ACCOUNTING FOR GROWTH: THE ROLE OF AN ACCOUNTANT


Accounting transcends the administrative realm to assume a strategic dimension crucial for business expansion. Unlike bookkeeping, entrepreneurs committed to business development cannot entirely delegate accounting responsibilities. Involvement in accounting matters is imperative, albeit with some exceptions. Small business owners content with their company's current status and lacking growth ambitions may choose to overlook accounting intricacies, provided the business remains sustainable.

It's paramount to acknowledge that the primary objective of the small business accountant is to translate the entrepreneur's vision into tangible, measurable goals and facilitate business growth.

Accountants play a pivotal role in cultivating a data-driven culture within the organization, focusing on goal setting, providing insights based on both financial and non-financial data, measuring performance, and offering meaningful analysis. Below, we outline essential considerations and tasks. While an experienced Accountant or CFO can offer assistance, it's crucial for Entrepreneurs, Founders, or CEOs to lead on these matters.


Strategic Thinking

Setting the strategic direction is among the most daunting tasks for business owners. Accountants and CFOs contribute by posing pertinent questions, refining strategic thinking, and modeling the financial ramifications of strategic and operational decisions.


Capital/Debt-Raising

Raising capital or debt is a time-intensive endeavor fraught with challenges. Investors often hold sway over negotiations, dictating terms to their advantage. The accountant or CFO streamlines this process, undertaking preparatory work and collaborating closely with the entrepreneur. An experienced CFO provides guidance on capital raising strategies, negotiates bank debt terms, develops coherent financial models, crafts compelling narratives for investors, and facilitates negotiations.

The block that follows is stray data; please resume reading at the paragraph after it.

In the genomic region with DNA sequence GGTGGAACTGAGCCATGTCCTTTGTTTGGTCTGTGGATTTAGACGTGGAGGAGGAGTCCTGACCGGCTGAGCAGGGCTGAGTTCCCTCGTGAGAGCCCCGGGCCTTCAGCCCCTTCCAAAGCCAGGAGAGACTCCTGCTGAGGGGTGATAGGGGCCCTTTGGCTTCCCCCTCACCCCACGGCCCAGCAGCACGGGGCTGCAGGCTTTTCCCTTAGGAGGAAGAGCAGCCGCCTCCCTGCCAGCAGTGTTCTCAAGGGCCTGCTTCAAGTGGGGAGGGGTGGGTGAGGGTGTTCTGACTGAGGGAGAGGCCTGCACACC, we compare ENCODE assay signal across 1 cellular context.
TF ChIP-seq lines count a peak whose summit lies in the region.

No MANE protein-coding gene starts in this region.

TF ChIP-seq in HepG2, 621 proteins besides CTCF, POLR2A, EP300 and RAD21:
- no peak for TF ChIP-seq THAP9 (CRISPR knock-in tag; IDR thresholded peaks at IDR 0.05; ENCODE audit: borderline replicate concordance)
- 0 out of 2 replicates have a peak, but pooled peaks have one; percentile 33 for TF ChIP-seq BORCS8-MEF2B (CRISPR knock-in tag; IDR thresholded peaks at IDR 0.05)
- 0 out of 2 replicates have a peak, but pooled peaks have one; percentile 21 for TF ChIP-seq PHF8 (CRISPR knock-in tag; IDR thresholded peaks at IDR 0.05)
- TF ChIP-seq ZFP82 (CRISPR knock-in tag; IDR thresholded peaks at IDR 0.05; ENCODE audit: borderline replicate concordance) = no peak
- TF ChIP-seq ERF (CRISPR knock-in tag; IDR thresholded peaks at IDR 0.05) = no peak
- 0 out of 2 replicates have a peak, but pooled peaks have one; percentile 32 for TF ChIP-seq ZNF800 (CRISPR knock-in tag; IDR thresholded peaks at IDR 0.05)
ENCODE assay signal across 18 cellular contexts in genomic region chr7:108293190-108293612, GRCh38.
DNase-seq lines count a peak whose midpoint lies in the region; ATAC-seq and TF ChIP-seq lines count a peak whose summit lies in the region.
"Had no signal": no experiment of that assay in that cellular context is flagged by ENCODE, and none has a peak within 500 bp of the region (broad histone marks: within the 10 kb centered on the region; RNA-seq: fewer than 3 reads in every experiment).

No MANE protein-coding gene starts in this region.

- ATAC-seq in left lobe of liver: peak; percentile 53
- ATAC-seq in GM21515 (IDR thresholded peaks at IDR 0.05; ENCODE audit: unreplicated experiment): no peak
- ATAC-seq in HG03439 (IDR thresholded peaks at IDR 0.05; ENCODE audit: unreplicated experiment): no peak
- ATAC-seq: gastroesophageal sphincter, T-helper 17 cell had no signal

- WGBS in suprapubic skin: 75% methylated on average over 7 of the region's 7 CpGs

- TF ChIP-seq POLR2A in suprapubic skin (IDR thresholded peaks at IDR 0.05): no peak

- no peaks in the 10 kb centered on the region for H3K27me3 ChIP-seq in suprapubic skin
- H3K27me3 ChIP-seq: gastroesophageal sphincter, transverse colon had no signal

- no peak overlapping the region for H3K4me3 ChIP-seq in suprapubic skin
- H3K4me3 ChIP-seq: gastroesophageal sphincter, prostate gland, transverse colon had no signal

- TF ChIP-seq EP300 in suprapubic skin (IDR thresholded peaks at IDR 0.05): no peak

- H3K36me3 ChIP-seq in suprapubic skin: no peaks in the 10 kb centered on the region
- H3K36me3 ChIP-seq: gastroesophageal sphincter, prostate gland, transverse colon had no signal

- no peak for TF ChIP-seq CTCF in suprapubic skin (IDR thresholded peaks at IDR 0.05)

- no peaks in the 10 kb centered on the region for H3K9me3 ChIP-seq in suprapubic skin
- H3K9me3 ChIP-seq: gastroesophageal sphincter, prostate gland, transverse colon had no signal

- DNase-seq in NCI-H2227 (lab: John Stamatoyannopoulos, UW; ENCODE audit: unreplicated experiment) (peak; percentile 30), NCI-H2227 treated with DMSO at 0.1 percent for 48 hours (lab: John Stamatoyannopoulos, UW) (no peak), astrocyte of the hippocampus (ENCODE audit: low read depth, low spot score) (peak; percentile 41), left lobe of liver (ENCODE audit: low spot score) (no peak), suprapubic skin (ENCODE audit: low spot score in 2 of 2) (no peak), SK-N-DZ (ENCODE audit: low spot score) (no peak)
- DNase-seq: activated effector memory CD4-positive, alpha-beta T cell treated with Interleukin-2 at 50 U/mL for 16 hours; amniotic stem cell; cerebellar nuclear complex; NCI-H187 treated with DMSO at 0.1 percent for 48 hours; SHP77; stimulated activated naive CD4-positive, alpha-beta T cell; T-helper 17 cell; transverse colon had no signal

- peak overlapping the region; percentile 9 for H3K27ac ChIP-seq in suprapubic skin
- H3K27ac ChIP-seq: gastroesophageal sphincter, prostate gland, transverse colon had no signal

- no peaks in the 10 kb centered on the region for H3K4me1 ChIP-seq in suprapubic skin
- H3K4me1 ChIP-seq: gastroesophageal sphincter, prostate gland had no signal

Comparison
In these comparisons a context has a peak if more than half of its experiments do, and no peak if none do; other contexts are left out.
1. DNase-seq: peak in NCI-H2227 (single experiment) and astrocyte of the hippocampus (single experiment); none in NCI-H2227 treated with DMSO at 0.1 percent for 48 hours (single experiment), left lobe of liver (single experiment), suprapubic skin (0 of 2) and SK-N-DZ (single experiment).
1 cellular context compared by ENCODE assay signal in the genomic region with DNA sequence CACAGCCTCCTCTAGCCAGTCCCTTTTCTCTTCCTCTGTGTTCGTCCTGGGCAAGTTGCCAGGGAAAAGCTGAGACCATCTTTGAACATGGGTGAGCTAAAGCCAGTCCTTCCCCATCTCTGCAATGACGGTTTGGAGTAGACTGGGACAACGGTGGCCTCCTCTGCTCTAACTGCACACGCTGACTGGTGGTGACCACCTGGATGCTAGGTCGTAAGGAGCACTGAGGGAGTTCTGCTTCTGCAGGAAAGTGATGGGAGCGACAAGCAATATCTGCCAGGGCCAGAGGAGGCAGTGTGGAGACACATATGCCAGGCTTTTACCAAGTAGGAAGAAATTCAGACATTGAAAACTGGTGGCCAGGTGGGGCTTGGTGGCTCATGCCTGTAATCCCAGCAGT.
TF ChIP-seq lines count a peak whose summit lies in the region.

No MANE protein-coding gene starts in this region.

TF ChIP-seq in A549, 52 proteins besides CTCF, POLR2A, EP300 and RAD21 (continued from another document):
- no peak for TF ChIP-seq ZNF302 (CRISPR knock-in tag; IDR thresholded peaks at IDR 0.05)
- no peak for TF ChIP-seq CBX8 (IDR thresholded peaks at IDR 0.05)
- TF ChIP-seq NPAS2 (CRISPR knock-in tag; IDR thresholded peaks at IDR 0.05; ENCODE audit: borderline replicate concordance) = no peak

Setting Goals, KPIs, and Metrics

Startups traverse distinct phases, each necessitating tailored goals and key performance indicators (KPIs). Goals remain static over time, while KPIs respond dynamically to immediate needs. An experienced accountant or CFO aids in setting priorities, refining goals and KPIs, establishing dashboards, and conducting periodic analyses.


Other Tasks

Accountants and CFOs contribute to financial forecasting, capital expenditure (CAPEX) planning, operational risk management, dashboard setup, cash flow management, management reporting, pricing strategies, cost control, and routine accounting duties such as financial statement preparation and compliance with accounting standards, including VAT returns.


THE MOVE TO ONLINE ACCOUNTING


The trajectory toward cloud-based solutions heralds the future of accounting. As the world embraces cloud integration as the new standard, it's imperative for businesses to adapt. Even if your current accounting systems seem adequate, the risks associated with clinging to outdated methods extend beyond capability—they directly impact your competitiveness and potential for growth. Businesses that resist technological evolution risk falling behind and facing potential failure.

But what exactly is cloud accounting? Traditionally, accounting involved software installed locally on desktop computers (e.g., Desktop Tally). Cloud accounting, on the other hand, employs software hosted remotely in the cloud, accessible online. Cloud accounting software operates on a Software as a Service (SaaS) subscription model, offering flexibility and accessibility without the need for on-premises installations.

Leading cloud accounting platforms like Xero and FreshBooks offer small businesses a streamlined and cost-effective solution. Beyond affordability and efficiency, cloud accounting software boasts a plethora of benefits, including:

  • Seamless integration with other cloud services.

  • Intuitive user interfaces.

  • Automated data backup.

  • Robust data security measures.

  • Automatic software updates at no extra cost.

  • Automation of manual processes and report generation.

  • Accessibility from any location with internet connectivity.